Neha Batool

Date of Award

January 2021

Document Type


Degree Name

Doctor of Philosophy (PhD)



First Advisor

Rachel Navarro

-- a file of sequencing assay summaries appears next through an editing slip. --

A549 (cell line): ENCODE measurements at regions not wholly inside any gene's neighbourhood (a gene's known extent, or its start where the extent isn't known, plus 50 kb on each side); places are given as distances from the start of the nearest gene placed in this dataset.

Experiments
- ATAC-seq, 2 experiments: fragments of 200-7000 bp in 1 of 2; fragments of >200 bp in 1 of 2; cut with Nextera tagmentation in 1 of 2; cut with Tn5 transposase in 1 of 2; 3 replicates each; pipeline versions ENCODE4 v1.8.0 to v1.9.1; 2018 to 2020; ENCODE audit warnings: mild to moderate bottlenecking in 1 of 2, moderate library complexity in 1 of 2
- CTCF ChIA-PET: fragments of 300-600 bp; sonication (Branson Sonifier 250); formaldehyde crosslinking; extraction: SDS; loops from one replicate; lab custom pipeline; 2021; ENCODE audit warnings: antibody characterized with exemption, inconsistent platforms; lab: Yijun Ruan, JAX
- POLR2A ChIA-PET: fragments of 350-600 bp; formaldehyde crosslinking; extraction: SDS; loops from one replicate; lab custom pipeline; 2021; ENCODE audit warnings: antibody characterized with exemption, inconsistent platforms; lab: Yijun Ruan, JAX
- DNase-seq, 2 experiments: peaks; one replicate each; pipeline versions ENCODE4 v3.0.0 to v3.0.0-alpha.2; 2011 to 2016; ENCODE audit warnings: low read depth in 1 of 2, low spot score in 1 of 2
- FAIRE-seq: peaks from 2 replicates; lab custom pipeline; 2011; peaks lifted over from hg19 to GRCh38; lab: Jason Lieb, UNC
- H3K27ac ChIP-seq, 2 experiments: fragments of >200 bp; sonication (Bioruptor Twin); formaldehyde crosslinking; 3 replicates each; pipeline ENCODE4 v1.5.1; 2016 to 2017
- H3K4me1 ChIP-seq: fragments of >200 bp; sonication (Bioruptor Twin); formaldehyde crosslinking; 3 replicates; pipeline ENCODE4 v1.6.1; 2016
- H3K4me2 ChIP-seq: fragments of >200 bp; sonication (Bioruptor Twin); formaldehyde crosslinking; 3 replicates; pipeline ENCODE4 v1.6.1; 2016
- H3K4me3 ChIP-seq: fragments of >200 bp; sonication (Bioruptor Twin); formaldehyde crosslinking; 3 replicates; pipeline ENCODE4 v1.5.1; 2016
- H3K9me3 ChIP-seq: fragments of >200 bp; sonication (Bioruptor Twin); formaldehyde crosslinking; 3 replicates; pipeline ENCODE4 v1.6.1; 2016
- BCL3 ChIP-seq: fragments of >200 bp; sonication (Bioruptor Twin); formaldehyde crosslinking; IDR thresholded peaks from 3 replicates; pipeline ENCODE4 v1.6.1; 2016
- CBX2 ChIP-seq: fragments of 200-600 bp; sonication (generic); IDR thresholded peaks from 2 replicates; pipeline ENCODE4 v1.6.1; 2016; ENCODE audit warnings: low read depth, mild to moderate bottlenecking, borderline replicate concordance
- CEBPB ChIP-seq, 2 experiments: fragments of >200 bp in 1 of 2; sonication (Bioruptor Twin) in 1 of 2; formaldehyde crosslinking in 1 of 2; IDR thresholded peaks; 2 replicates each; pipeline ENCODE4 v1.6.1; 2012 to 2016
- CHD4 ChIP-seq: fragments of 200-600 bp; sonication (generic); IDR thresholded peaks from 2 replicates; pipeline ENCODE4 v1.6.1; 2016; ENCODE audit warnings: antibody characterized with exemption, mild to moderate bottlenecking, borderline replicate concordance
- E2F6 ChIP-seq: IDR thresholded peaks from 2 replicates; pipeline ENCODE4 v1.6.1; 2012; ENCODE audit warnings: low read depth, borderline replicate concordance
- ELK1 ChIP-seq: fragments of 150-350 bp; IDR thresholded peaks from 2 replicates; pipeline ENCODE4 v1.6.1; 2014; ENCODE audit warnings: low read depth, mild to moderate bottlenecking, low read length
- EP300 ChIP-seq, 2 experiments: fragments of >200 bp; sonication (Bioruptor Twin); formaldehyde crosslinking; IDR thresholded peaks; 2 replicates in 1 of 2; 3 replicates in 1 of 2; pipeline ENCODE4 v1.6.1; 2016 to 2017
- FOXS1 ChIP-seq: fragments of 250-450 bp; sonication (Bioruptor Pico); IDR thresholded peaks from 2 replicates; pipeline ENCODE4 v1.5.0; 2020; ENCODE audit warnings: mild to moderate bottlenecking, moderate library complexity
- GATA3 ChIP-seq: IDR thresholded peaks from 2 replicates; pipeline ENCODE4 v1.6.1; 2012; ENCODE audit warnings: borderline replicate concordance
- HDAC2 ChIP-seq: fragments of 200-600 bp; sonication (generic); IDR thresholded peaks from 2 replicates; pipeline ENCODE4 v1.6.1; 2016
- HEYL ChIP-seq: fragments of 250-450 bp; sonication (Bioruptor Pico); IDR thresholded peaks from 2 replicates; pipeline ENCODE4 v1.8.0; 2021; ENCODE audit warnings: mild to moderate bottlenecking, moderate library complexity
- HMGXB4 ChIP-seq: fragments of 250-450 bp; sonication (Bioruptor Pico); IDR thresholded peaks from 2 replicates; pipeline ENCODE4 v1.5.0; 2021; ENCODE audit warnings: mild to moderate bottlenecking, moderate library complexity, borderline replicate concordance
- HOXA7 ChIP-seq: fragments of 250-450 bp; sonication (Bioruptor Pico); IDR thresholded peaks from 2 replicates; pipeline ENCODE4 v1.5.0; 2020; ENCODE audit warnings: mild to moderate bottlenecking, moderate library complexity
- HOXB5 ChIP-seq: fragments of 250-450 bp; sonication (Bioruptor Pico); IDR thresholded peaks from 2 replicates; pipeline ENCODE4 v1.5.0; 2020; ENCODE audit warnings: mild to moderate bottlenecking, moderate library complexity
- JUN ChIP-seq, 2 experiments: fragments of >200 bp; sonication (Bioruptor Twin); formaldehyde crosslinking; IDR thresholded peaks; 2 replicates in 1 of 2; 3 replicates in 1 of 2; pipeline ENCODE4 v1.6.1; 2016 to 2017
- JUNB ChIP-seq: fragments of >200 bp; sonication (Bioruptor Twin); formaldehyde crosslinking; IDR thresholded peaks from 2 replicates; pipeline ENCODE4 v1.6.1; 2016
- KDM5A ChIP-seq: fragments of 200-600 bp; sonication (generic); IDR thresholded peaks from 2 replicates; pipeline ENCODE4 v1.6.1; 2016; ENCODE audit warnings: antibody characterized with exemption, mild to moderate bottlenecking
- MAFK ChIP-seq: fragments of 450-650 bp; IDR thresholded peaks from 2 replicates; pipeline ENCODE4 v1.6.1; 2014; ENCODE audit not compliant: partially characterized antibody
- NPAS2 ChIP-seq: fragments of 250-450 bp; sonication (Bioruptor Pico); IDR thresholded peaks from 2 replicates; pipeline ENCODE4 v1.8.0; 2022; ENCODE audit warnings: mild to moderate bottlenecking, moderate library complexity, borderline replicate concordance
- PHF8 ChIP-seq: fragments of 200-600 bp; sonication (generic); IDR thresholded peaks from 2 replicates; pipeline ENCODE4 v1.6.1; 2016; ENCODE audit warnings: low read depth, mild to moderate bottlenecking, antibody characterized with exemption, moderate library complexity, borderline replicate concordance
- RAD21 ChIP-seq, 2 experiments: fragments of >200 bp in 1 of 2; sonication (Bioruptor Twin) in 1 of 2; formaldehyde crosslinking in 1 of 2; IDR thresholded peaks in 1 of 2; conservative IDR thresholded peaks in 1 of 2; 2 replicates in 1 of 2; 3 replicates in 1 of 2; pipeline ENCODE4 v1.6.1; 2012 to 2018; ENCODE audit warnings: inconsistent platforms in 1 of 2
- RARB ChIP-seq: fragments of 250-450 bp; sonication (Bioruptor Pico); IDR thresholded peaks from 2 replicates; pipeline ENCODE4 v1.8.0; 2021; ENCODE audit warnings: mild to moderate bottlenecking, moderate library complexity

To address the mental health impact of forced marriage in the United States, this study examined the lived experiences of nine women who were forced to marry between the ages of 10 and 25. Semi structured interviews, Interpretive Phenomenological Analysis (IPA), and Feminist Standpoint theory were utilized to explore their experiences prior to, during, and after their forced marriage, with a particular focus on their psychological wellbeing, coping mechanisms, help seeking behaviors, barriers, and needs. A total of eight superordinate themes emerged that highlighted the role of gender socialization, intergenerational violence and trauma, and adverse childhood experiences in forced marriages, all of which led to lifelong mental health challenges and consequences. Participants described the impact of violence on their identity development, attachment styles and interpersonal relationships. They reported internal and external barriers that led to their forced marriage and prolonged their stay in the marriage and emphasized a need for short-and long-term resources, including social support and economic stability. Their coping styles reflected appraisal-focused, emotion focused, and adaptive behavioral strategies. Results highlight the importance of further examining the role of systemic patriarchal structures that maintain status of privilege and oppression. Findings also reflect the importance of social justice framework in psychological interventions to prevent marginalization, stigma, and pathology and to increase help seeking behaviors, empowerment, and resiliency for this underserved community.